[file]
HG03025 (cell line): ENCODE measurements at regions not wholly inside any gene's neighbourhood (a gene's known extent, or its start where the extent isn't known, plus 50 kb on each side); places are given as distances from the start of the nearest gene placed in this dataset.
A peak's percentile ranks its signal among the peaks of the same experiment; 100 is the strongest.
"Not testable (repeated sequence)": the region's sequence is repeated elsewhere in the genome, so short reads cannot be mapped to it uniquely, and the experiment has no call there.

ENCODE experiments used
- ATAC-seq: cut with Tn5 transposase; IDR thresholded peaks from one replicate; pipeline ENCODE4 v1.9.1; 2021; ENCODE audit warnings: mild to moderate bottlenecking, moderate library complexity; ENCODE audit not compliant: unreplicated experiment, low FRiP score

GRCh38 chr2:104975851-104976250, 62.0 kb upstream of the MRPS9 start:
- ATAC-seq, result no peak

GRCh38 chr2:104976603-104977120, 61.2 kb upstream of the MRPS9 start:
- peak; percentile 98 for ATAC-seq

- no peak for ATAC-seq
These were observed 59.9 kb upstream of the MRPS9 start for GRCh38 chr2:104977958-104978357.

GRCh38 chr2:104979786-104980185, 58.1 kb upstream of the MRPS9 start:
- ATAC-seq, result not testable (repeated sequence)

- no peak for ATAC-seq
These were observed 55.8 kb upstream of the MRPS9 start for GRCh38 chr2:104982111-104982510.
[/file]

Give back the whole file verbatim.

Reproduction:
HG03025 (cell line): ENCODE measurements at regions not wholly inside any gene's neighbourhood (a gene's known extent, or its start where the extent isn't known, plus 50 kb on each side); places are given as distances from the start of the nearest gene placed in this dataset.
A peak's percentile ranks its signal among the peaks of the same experiment; 100 is the strongest.
"Not testable (repeated sequence)": the region's sequence is repeated elsewhere in the genome, so short reads cannot be mapped to it uniquely, and the experiment has no call there.

ENCODE experiments used
- ATAC-seq: cut with Tn5 transposase; IDR thresholded peaks from one replicate; pipeline ENCODE4 v1.9.1; 2021; ENCODE audit warnings: mild to moderate bottlenecking, moderate library complexity; ENCODE audit not compliant: unreplicated experiment, low FRiP score

GRCh38 chr2:104975851-104976250, 62.0 kb upstream of the MRPS9 start:
- ATAC-seq, result no peak

GRCh38 chr2:104976603-104977120, 61.2 kb upstream of the MRPS9 start:
- peak; percentile 98 for ATAC-seq

- no peak for ATAC-seq
These were observed 59.9 kb upstream of the MRPS9 start for GRCh38 chr2:104977958-104978357.

GRCh38 chr2:104979786-104980185, 58.1 kb upstream of the MRPS9 start:
- ATAC-seq, result not testable (repeated sequence)

- no peak for ATAC-seq
These were observed 55.8 kb upstream of the MRPS9 start for GRCh38 chr2:104982111-104982510.